Twanna Hodge, Integrating Cultural Humility into Public Services Librarianship, INTERNATIONAL INFORMATION & LIBRARY REVIEW, 2019, https://doi.org/10.1080/10572317.2019.1629070.
This article was written by the first-ever Diversity Resident Librarian at the University of Utah library. In it, the author challenges public services librarians to explore and address their implicit biases, and to incorporate cultural humility in their librarianship practice.
Of course, this type of exercise in self-auditing and vulnerability can be difficult and uncomfortable for people who engage in it. As the author points out, some of our most pervasive biases develop on a subconscious level from the time we are very young, as we process messages and opinions about the world, other people, and other cultures that we get from our families, our friends, and others. These types of biases, which include “both favorable and unfavorable assessments” are, as the author notes, “pervasive.” However, this does not mean that they have to be permanent.
Amelia N. Gibson and John D. Martin III, Re-Situating Information Poverty: Information Marginalization and Parents of Individuals With Disabilities, JOURNAL OF THE ASSOCIATION FOR INFORMATION SCIENCE AND TECHNOLOGY, 70(5):476–487, 2019, DOI: 10.1002/asi.24128
I didn’t realize how strong my own biases were in thinking about this topic. Perhaps some of this comes from, as the authors point out, the fact that, in the past, studies like this sought to explore “information poor” people. These types of studies focus on the behavior of marginalized people rather than the institutional standards and practices that not only cause information poverty among certain demographics, but also seem to accept and encourage it.
Reader, my eyes have been opened…
According to the authors, the preferred focus on these types of studies should be “information marginalization,” which they define as “systematic, interactive socio-technical processes that can push and hold certain groups of people at social ‘margins,’ where their needs are persistently ignored or overlooked.” People who are information marginalized suffer from systemic causes of information poverty, which primarily result from a lack of resources, both technical and educational, that many people take for granted.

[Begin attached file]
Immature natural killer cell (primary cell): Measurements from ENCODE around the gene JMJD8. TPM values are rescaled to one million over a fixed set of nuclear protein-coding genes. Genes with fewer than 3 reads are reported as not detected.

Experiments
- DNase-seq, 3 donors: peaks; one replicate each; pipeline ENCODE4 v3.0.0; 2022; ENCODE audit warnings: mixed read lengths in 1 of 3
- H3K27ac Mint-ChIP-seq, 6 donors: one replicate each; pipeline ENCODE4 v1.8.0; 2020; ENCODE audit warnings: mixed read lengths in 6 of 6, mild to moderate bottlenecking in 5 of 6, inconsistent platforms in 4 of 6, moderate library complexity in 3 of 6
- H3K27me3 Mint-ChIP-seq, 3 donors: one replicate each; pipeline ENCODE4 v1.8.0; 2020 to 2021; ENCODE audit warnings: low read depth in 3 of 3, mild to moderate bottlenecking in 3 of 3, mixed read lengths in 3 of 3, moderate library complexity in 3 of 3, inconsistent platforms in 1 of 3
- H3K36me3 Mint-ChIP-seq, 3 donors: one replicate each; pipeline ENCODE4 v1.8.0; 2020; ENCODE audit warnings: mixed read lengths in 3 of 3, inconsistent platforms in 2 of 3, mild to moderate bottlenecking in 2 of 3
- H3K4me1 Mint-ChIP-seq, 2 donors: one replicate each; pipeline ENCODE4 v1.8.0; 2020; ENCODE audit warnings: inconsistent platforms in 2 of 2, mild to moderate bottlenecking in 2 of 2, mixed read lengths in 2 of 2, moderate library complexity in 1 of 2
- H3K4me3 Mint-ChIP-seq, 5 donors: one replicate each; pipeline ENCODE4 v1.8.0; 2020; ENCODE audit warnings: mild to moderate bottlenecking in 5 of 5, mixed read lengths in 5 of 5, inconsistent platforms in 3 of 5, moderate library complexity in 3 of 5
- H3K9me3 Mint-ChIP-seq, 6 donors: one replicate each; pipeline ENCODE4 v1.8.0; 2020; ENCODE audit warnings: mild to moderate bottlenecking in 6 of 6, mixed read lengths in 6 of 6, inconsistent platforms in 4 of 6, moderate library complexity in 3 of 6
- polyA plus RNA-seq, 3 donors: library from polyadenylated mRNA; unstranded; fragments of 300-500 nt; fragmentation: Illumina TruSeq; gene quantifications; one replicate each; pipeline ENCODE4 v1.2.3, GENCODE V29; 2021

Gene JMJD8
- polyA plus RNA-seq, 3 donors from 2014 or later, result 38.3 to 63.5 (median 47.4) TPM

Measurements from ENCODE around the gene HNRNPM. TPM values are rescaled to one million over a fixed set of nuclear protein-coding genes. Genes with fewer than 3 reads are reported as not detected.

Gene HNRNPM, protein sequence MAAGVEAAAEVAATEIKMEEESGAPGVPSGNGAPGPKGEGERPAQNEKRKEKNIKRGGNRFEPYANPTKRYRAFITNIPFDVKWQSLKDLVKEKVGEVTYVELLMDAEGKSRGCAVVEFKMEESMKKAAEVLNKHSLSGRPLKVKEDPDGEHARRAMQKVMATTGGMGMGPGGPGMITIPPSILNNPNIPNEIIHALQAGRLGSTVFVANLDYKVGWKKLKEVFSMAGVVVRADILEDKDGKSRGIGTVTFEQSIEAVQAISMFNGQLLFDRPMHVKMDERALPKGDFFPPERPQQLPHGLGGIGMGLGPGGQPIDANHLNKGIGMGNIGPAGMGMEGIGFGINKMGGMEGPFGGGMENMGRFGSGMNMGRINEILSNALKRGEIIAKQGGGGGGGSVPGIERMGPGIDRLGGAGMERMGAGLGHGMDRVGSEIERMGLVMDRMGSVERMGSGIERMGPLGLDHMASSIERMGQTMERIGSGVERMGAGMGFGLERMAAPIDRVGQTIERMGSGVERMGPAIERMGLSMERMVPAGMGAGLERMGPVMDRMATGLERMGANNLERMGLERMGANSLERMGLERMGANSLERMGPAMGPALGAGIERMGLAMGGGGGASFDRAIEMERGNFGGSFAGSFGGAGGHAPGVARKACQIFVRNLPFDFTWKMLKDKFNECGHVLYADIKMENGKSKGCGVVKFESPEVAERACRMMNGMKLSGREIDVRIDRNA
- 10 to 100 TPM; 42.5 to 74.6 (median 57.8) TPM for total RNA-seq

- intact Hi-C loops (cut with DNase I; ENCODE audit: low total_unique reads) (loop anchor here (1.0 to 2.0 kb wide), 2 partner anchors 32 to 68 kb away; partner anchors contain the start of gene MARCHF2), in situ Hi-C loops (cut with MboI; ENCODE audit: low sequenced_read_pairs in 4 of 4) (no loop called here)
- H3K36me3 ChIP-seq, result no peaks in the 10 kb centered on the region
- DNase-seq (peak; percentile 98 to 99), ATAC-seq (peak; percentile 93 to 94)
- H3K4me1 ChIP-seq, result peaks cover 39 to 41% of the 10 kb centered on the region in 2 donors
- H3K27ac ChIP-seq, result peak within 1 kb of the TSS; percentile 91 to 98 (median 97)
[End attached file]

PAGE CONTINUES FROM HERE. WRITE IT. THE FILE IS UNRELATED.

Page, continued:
Shedding New Light on the Evaluation of Accented Speakers: Basic Mechanisms Behind Nonnative Listeners’ Evaluations of Nonnative Accented Job Candidates, Janin Roessel, Christiane Schoel, Renate Zimmermann, and Dagmar Stahlberg, Journal of Language and Social Psychology 2019, Vol. 38(1) 3–32, DOI: 10.1177/0261927X17747904.
This article immediately piqued my interest for several reasons: (a) I have given presentations and lectures as a non-native speaker of German a few times before; (b) I am always terrified of being judged as incompetent when I speak German in a situation like this, even though a lot of people tell me my German accent is relatively slight (especially for an American); and (c) I work with non-native English speakers all the time and I wanted to explore some of the literature on this topic to understand better how I can support them.
The results of this research are not good for the non-native speakers among us, especially those with strong foreign accents.